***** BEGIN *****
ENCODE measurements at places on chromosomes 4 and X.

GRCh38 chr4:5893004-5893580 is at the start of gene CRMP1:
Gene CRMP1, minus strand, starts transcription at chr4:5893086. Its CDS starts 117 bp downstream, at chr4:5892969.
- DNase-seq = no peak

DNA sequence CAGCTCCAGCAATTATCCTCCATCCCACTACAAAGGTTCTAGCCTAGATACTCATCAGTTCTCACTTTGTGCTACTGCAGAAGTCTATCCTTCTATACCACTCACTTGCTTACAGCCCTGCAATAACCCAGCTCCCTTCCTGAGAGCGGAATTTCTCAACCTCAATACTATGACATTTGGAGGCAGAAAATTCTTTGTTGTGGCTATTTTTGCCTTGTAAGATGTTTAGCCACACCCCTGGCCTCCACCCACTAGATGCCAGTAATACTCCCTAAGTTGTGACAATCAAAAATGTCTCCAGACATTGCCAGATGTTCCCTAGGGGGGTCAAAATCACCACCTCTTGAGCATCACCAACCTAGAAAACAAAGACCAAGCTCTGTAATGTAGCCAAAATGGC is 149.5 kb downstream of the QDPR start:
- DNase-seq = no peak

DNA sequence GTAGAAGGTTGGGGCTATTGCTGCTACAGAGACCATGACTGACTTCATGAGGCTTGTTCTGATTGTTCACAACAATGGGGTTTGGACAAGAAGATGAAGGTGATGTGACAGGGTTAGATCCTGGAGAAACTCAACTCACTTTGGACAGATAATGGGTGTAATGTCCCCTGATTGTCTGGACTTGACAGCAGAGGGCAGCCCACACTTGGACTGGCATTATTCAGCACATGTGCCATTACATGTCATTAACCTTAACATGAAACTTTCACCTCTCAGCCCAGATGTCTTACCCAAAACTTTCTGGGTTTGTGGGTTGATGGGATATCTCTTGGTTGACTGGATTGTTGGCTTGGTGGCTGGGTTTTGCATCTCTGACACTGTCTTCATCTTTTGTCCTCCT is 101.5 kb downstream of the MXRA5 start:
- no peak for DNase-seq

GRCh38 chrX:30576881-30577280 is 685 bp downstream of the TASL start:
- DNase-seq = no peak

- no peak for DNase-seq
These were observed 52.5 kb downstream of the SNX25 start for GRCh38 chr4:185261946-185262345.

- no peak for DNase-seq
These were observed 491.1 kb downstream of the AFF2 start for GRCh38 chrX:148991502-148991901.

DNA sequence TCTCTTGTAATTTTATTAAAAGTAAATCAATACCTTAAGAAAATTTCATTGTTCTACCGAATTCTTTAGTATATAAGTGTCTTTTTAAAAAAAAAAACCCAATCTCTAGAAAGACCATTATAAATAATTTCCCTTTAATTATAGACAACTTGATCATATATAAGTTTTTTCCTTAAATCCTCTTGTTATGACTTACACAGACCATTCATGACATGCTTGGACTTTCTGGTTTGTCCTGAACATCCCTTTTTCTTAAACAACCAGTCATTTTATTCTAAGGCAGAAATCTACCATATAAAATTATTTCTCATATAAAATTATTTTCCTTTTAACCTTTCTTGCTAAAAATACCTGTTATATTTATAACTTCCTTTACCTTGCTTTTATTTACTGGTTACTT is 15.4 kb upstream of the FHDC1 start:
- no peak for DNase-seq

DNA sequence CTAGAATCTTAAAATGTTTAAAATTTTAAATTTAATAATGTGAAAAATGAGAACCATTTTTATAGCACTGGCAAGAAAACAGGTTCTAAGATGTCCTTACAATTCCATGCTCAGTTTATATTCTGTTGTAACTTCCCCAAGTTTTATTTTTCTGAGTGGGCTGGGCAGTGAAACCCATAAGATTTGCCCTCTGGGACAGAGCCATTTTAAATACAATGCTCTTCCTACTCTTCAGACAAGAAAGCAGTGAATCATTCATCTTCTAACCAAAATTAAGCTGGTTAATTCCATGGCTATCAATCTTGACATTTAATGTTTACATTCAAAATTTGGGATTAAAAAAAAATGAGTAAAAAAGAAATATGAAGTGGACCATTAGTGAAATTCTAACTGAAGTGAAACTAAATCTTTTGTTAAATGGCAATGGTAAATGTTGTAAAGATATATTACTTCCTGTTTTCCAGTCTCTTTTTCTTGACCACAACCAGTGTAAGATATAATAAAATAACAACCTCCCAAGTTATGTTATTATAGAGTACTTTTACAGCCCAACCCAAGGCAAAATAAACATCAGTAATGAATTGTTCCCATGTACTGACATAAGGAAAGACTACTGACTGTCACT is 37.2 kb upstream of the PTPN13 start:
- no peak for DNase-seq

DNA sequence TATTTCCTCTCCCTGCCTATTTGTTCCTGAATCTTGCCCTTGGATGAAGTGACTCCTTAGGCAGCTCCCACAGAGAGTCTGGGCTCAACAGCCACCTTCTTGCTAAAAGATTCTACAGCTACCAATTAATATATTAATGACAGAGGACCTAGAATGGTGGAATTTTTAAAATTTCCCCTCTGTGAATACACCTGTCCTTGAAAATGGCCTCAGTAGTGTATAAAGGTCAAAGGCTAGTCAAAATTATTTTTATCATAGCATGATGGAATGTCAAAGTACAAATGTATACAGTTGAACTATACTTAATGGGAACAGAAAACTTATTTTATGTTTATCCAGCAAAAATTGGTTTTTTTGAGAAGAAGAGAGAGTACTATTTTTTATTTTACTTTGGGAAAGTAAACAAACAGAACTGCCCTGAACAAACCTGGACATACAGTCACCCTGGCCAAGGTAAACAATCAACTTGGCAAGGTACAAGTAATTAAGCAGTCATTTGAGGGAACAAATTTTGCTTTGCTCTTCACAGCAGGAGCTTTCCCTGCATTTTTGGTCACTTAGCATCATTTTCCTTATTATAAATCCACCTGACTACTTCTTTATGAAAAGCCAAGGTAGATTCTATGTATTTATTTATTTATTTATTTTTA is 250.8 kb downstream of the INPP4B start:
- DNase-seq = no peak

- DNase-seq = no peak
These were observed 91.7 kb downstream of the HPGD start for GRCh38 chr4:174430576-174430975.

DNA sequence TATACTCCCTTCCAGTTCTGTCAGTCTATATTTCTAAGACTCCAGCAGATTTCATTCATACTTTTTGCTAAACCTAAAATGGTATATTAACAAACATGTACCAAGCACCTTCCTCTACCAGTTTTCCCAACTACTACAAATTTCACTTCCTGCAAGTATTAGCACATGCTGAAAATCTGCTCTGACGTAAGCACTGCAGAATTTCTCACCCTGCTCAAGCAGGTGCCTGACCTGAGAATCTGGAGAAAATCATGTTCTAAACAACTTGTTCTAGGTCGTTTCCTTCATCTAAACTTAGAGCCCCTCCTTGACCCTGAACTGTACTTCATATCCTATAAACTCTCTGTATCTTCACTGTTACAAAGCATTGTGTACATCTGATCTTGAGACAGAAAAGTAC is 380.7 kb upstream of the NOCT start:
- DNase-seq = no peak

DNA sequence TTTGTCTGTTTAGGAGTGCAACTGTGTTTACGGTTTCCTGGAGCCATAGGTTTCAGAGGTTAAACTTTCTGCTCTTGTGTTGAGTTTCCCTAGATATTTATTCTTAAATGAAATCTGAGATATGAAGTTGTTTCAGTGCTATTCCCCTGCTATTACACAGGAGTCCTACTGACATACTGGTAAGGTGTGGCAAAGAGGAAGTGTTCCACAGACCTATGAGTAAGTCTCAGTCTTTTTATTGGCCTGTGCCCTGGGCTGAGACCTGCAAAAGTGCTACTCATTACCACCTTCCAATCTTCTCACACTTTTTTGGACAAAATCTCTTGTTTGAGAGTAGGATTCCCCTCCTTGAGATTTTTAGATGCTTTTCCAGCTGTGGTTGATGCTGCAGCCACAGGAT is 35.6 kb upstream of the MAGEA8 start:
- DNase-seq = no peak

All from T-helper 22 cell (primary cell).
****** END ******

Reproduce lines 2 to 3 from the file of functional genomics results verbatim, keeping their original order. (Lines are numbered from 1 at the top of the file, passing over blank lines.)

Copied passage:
GRCh38 chr4:5893004-5893580 is at the start of gene CRMP1:
Gene CRMP1, minus strand, starts transcription at chr4:5893086. Its CDS starts 117 bp downstream, at chr4:5892969.